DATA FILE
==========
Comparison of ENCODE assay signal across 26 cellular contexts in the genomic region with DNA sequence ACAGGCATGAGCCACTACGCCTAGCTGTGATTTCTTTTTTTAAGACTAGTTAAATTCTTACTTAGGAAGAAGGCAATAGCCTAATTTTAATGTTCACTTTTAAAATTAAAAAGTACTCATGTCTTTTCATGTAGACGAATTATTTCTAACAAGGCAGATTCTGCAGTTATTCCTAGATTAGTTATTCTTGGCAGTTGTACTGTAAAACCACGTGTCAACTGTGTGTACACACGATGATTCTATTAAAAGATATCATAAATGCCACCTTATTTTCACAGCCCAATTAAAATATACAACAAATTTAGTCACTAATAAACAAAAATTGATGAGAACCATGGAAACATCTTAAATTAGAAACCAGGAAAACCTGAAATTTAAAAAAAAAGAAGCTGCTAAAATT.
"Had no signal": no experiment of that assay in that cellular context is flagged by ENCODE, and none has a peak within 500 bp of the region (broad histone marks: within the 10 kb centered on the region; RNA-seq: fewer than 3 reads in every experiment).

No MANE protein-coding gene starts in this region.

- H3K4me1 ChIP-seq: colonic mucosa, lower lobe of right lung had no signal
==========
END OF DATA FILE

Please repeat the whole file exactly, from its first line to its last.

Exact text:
Comparison of ENCODE assay signal across 26 cellular contexts in the genomic region with DNA sequence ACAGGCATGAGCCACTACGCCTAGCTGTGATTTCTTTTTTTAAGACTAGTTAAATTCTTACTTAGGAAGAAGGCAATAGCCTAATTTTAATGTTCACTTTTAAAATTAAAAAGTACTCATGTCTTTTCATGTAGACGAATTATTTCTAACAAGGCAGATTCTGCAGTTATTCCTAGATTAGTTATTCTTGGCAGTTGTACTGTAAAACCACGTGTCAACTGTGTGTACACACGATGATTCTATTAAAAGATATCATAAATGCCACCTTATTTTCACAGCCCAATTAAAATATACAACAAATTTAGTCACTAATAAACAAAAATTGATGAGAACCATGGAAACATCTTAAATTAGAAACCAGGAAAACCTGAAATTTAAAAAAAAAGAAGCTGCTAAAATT.
"Had no signal": no experiment of that assay in that cellular context is flagged by ENCODE, and none has a peak within 500 bp of the region (broad histone marks: within the 10 kb centered on the region; RNA-seq: fewer than 3 reads in every experiment).

No MANE protein-coding gene starts in this region.

- H3K4me1 ChIP-seq: colonic mucosa, lower lobe of right lung had no signal